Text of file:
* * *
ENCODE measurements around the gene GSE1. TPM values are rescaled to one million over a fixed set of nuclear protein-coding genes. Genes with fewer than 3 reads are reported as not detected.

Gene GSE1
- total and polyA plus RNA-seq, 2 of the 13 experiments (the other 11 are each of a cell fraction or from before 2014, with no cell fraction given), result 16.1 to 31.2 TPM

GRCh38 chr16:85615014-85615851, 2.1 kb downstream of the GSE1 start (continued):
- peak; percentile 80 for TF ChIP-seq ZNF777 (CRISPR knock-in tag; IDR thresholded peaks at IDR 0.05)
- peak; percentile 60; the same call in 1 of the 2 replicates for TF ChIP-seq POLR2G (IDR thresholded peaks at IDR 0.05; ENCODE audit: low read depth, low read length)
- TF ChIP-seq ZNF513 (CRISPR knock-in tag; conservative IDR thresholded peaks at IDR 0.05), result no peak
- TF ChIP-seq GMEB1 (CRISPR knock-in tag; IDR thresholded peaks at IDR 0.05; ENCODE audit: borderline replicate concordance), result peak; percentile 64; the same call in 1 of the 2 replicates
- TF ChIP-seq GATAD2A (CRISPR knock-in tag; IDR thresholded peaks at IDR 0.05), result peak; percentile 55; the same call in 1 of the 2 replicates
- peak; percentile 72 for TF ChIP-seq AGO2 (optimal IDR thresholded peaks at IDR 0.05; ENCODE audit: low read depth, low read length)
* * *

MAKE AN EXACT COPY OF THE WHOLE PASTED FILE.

ENCODE measurements around the gene GSE1. TPM values are rescaled to one million over a fixed set of nuclear protein-coding genes. Genes with fewer than 3 reads are reported as not detected.

Gene GSE1
- total and polyA plus RNA-seq, 2 of the 13 experiments (the other 11 are each of a cell fraction or from before 2014, with no cell fraction given), result 16.1 to 31.2 TPM

GRCh38 chr16:85615014-85615851, 2.1 kb downstream of the GSE1 start (continued):
- peak; percentile 80 for TF ChIP-seq ZNF777 (CRISPR knock-in tag; IDR thresholded peaks at IDR 0.05)
- peak; percentile 60; the same call in 1 of the 2 replicates for TF ChIP-seq POLR2G (IDR thresholded peaks at IDR 0.05; ENCODE audit: low read depth, low read length)
- TF ChIP-seq ZNF513 (CRISPR knock-in tag; conservative IDR thresholded peaks at IDR 0.05), result no peak
- TF ChIP-seq GMEB1 (CRISPR knock-in tag; IDR thresholded peaks at IDR 0.05; ENCODE audit: borderline replicate concordance), result peak; percentile 64; the same call in 1 of the 2 replicates
- TF ChIP-seq GATAD2A (CRISPR knock-in tag; IDR thresholded peaks at IDR 0.05), result peak; percentile 55; the same call in 1 of the 2 replicates
- peak; percentile 72 for TF ChIP-seq AGO2 (optimal IDR thresholded peaks at IDR 0.05; ENCODE audit: low read depth, low read length)